Enlarged Prostate Treatment

Enlarged Prostate Treatment

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  • 2 Answers
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    A , Hematology & Oncology, answered
    In the treatment of benign prostatic hyperplasia (BPH), transurethral incision of the prostate (TUIP) involves inserting an instrument into the prostate via the penis. But rather than cutting away excess tissue, the surgeon makes one or more deep lengthwise incisions in the prostate at the site of the urethral constriction. This opens the urethral passage, relieving pressure on the urethra and improving urine flow. Spinal or general anesthesia is generally used for TUIP, which can be performed on an outpatient basis or during a one-day hospital stay. Recovery usually takes five to seven days.

    TUIP is not an option for every patient. Men with small prostates are the usual candidates for this procedure. The benefits appear to last. Over a five-year period, the chance of needing further surgery is 8% to 10%.
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  • 1 Answer
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    A , Hematology & Oncology, answered
    Laser surgery is widely available for treating benign prostatic hyperplasia (BPH). Although usually performed in a hospital setting, laser surgery is less traumatic than transurethral resection of the prostate (TURP), an incision-free surgical procedure that cuts away excess prostate tissue with an electrical loop, and most patients go home the same day.

    Surgeons originally used low-energy lasers for these procedures. Now high-energy lasers are becoming more popular. The advantage of these over TURP or low-energy laser sources to remove prostate tissue is that bleeding is reduced and the catheter may be removed much earlier, often within 24 hours. Overnight hospitalization often is not needed. One type of high-energy laser, called a potassium-titanyl-phosphate (KTP) laser, is used during a procedure called photoselective vaporization of the prostate (PVP). During PVP, the surgeon can view the prostate and remove large amounts of tissue with little bleeding. Indeed, even patients on blood-thinning medication may undergo PVP while still taking their medications.
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    A , Hematology & Oncology, answered
    These simple steps can help relieve some of the symptoms of benign prostatic hyperplasia (BPH):
    • Reduce stress by exercising regularly and practicing relaxation techniques such as meditation. Some men who are nervous and tense urinate more frequently.
    • When you go to the bathroom, take the time to empty your bladder completely. This will reduce the need for subsequent trips to the toilet and reduce the amount of urine that stagnates in the bladder, which can lead to infections and stone formation.
    • Talk with your doctor about all prescription and over-the-counter medications you take; some, such as antihistamines and decongestants, may contribute to the problem. Your doctor may be able to adjust dosages or change your schedule for taking these drugs, or he or she may prescribe different medications that cause fewer urinary problems.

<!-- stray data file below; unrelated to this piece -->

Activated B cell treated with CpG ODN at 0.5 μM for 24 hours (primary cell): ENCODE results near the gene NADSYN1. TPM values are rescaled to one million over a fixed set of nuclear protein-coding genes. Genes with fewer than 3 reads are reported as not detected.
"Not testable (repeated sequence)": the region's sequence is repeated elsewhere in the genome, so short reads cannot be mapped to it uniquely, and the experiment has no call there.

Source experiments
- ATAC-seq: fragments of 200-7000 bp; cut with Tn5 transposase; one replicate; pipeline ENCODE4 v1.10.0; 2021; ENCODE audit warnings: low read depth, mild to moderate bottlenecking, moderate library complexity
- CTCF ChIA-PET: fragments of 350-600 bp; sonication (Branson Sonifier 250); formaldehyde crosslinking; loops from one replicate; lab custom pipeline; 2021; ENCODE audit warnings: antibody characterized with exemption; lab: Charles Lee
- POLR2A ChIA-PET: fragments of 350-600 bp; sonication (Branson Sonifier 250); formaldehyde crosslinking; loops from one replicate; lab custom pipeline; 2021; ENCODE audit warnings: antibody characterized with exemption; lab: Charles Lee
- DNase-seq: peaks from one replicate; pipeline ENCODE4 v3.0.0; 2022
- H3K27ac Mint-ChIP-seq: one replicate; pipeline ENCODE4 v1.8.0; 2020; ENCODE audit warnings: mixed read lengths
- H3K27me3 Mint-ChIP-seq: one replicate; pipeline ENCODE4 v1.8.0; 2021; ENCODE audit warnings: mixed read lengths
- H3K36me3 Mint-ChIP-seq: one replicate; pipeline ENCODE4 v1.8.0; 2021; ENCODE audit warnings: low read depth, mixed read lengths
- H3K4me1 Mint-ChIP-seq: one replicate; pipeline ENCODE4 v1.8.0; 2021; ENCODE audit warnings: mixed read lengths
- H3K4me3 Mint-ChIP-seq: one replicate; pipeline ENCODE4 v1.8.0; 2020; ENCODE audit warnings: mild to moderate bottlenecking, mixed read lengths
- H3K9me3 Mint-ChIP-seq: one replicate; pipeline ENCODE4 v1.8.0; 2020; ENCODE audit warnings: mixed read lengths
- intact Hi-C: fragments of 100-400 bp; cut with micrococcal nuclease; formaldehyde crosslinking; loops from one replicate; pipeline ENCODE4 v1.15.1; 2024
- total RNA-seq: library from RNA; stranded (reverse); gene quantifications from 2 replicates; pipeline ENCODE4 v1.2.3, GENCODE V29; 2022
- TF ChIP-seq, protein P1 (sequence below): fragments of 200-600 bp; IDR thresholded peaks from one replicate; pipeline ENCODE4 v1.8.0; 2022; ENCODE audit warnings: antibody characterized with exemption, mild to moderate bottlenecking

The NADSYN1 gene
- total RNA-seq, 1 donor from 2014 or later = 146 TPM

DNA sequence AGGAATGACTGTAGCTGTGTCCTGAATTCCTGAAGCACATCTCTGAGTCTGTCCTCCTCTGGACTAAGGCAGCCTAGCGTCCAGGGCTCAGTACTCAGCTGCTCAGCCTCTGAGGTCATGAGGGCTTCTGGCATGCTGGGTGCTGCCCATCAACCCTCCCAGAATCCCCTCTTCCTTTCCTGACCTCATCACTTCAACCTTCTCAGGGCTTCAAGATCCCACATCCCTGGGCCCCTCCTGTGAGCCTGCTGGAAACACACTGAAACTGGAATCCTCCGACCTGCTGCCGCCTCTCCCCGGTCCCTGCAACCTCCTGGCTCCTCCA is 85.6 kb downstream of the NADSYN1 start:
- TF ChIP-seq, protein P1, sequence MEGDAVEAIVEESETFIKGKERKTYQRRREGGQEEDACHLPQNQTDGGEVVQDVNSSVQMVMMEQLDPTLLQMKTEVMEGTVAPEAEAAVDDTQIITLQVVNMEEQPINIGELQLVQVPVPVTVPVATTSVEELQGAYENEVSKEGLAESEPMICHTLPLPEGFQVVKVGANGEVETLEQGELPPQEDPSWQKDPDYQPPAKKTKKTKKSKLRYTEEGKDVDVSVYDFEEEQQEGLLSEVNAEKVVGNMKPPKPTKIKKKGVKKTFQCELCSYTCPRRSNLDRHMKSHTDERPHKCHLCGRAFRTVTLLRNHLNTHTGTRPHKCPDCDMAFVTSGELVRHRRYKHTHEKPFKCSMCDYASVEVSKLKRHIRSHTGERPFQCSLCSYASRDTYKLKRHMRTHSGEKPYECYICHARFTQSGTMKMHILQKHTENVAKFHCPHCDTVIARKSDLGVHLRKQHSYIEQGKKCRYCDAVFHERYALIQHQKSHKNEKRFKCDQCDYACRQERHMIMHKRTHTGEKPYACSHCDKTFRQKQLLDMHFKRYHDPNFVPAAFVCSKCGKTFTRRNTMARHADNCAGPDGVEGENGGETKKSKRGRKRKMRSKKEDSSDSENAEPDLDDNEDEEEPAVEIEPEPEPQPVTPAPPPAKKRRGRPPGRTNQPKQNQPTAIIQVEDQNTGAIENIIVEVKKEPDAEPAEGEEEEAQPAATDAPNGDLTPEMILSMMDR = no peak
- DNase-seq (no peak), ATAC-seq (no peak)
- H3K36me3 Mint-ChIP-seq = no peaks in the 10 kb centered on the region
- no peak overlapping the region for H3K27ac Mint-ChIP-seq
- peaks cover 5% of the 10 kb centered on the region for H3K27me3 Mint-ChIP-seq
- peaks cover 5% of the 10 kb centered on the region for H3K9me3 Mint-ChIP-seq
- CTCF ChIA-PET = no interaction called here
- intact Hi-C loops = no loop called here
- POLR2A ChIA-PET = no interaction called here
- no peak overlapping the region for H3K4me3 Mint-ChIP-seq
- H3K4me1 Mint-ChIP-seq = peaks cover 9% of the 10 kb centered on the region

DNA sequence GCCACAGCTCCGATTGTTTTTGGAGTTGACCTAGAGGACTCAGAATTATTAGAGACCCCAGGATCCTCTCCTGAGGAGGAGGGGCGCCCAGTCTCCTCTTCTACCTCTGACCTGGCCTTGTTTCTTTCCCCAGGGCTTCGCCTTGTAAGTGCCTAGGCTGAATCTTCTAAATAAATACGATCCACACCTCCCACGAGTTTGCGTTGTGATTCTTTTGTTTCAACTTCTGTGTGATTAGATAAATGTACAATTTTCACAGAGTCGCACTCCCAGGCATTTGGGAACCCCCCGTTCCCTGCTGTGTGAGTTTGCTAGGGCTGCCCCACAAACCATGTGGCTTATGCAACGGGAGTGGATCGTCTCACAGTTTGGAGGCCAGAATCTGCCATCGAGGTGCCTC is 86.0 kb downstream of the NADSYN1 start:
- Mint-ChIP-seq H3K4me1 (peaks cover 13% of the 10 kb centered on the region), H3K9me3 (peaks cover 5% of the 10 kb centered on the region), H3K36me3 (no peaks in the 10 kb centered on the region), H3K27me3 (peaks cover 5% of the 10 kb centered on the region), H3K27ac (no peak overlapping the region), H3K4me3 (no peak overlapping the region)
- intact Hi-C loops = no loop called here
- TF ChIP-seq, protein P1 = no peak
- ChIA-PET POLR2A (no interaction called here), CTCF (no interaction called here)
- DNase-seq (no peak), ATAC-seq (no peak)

• Avoid drinking fluids in the evening, particularly caffeinated and alcoholic beverages. Both can affect the muscle tone of the bladder, and both stimulate the kidneys to produce urine, leading to nighttime urination.
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    A , Emergency Medicine, answered
    Side effects may include headaches, drowsiness, weakness, fainting, nasal congestion, and nausea. Other side effects may include frequent urination or loss of bladder control, and a rapid, strong, or irregular heartbeat. Alpha blockers can make it dangerous to drive or to operate machinery.

    This answer was adapted from Sharecare's award-winning AskMD app. Start a consultation now to find out what's causing your symptoms, learn how to manage a condition, or find a doctor.
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    A , Emergency Medicine, answered
    If you are taking a CY3PA4 inhibitor, dutasteride may not be a good option for you.
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    A answered
    Generally, there are three situations that favor treatment of benign prostatic hyperplasia (BPH), also known as enlarged prostate:
    • When urinary problems are bothersome enough to affect quality of life
    • When the severity, or frequency, of urinary symptoms increases, posing a threat to the urinary system
    • When a complication already exists, such as recurrent urinary tract infections, recurrent blood in the urine, acute urinary retention that persists after catheterization, bladder stones, overflow incontinence, or signs of kidney malfunction

    There is no urgency to treat BPH, unless there is some kind of severe obstructive complication that can threaten the bladder or kidneys. The appropriate treatment (or nontreatment) strategy is an individual decision, made in consultation with your primary healthcare practitioner or urologist, after considering all the benefits and risks of each option.